Is there ever a day you just want to swap difficult child's?

Discussion in 'General Parenting' started by StressedM0mma, Feb 26, 2013.

  1. StressedM0mma

    StressedM0mma Active Member

    Some days I just want to trade difficult child's just for a few days. I would love to deal with something "different" than the everymorning school battle. She was up early today, and we are upstairs self sabotaging as I type. WHY??? Sometimes I just want to say I will trade you.
  2. Wiped Out

    Wiped Out Well-Known Member Staff Member

    There have been many days I would take you up on that offer:)
  3. StressedM0mma

    StressedM0mma Active Member

    If you lived a little closer...
  4. HaoZi

    HaoZi CD Hall of Fame

    There are times...
  5. DaisyFace

    DaisyFace Love me...Love me not

    Oh there are many days I would trade my difficult child - for something nice, a raging pitbull with rabies...

    I don't think I could handle another difficult child!
  6. AnnieO

    AnnieO Shooting from the Hip

    I'm with DF.

    Actually I read the thread title wrong when I first saw it... I thought it said "SLAP" not "SWAP"... I was all for that!!! LOL
  7. trinityroyal

    trinityroyal Well-Known Member

    I'm with DF and Step.

    I have strategies for the regular difficult child koi that I have to deal with. A different difficult child would mean that I'd have to go through another learning curve. My little brain just can't take that -- it would overheat!
  8. DaisyFace

    DaisyFace Love me...Love me not

    And if I did have a raging pitbull with rabies (instead of difficult child) for a day?

    I'd be taken seriously if I called for help....

    There wouldn't be a months-long delay waiting for insurance and/or doctor approval...

    I would NOT hear that the problem could be cured with more hugs, positive attention or quality time....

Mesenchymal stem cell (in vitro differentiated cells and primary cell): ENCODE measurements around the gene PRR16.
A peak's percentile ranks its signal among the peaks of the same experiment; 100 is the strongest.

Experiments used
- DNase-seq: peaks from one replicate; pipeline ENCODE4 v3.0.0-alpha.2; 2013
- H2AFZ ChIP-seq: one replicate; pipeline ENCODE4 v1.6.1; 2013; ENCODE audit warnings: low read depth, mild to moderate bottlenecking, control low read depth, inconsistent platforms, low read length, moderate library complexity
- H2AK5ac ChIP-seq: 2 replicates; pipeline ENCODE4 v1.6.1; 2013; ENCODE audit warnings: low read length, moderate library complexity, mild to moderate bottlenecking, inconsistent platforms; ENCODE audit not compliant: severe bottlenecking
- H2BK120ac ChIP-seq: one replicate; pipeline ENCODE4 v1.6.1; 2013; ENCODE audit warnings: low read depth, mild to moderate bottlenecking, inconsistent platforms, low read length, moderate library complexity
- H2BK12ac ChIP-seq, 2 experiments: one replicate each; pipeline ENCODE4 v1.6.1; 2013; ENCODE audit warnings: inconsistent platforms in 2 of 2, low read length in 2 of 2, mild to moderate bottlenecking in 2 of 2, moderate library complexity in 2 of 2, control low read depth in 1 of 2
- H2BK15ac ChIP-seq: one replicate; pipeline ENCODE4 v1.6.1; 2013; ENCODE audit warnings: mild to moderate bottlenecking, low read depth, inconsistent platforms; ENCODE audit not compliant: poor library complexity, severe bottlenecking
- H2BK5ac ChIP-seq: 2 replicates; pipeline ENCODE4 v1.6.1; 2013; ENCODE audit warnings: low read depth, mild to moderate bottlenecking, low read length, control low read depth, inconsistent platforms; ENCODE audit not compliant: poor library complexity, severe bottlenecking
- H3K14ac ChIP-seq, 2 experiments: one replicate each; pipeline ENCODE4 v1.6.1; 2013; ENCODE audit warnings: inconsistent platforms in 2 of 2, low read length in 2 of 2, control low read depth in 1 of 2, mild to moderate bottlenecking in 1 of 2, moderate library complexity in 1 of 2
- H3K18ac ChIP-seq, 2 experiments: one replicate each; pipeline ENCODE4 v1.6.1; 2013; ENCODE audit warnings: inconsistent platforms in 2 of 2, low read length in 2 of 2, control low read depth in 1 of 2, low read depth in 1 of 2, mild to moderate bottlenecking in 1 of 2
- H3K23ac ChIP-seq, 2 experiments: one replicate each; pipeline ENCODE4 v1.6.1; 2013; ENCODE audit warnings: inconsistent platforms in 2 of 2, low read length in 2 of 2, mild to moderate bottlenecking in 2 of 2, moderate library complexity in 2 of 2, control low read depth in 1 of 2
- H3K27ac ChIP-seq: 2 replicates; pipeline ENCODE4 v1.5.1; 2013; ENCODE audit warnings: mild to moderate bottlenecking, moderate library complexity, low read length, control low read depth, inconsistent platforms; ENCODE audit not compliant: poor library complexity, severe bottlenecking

No one would be drawing up any "Behavior Charts"...

    And I would not be subject to the suspicion that I must have caused the whole problem.
  9. Jody

    Jody Active Member

    StressesM0mma, Nice thought but no way. lol, I couldnt do it, seriously I couldnt handle anyone elses difficult child. I couldnt put myself in a situation that I might lose it on someone elses kid. gosh that sounds terrible after I read it, but true. oh my. Can't wait till she goes off to college.
  10. StressedM0mma

    StressedM0mma Active Member

    Hahaha. I have thought of slapped as well. And, since I have fostered many a dog, I have had some non rabid dogs. As a matter of fact, I just had to break up a mini fight that my brand new foster stirred up. She seems to think that this is her house. Too bad my own guys told her differently.
  11. InsaneCdn

    InsaneCdn Well-Known Member

    I'm with the others...
    Having spent a dozen years figuring out my current difficult child... I don't think I have another 12 years to figure out yours...

    And yes, DF... ironic, isn't it. Generally easier to get help for a problem dog than for a problem kid.
  12. buddy

    buddy New Member

    Not long term but I have taken on other people's difficult child's and when I did day care I had several difficult child's for 8 to ten hour days. And then often took them for overnights. I love my kid so wouldn't trade, but I tend to have way way way more patience for other people's kids, even if a difficult child.

    I have never had to help raise a child using drugs though. That would probably be out of my element and I may be too gullible for that job.
  13. InsaneCdn

    InsaneCdn Well-Known Member

    Hmmm... Buddy? Maybe you and I should look into that for our retirement jobs. Respite care for the developmentally challenged (e.g. Autism Spectrum Disorders (ASD), Downs, etc.) - kids who are physically "able" but a real handful. Not foster or full-time, but... respite. Two days here, a week somewhere else.
  14. buddy

    buddy New Member

    I grew up with my family doing that. We had some great kids...from babies to older kids. One baby was amazing. Had barely any arms/hands could only eat liquid from a spoon, not sure he could hear or see but always smiled. His family was from another country and wanted him to be left to die but with social supports they ended up loving him dearly instead of following customs and we became friends with them. An amazing lesson we learned through them! I'd love to do that.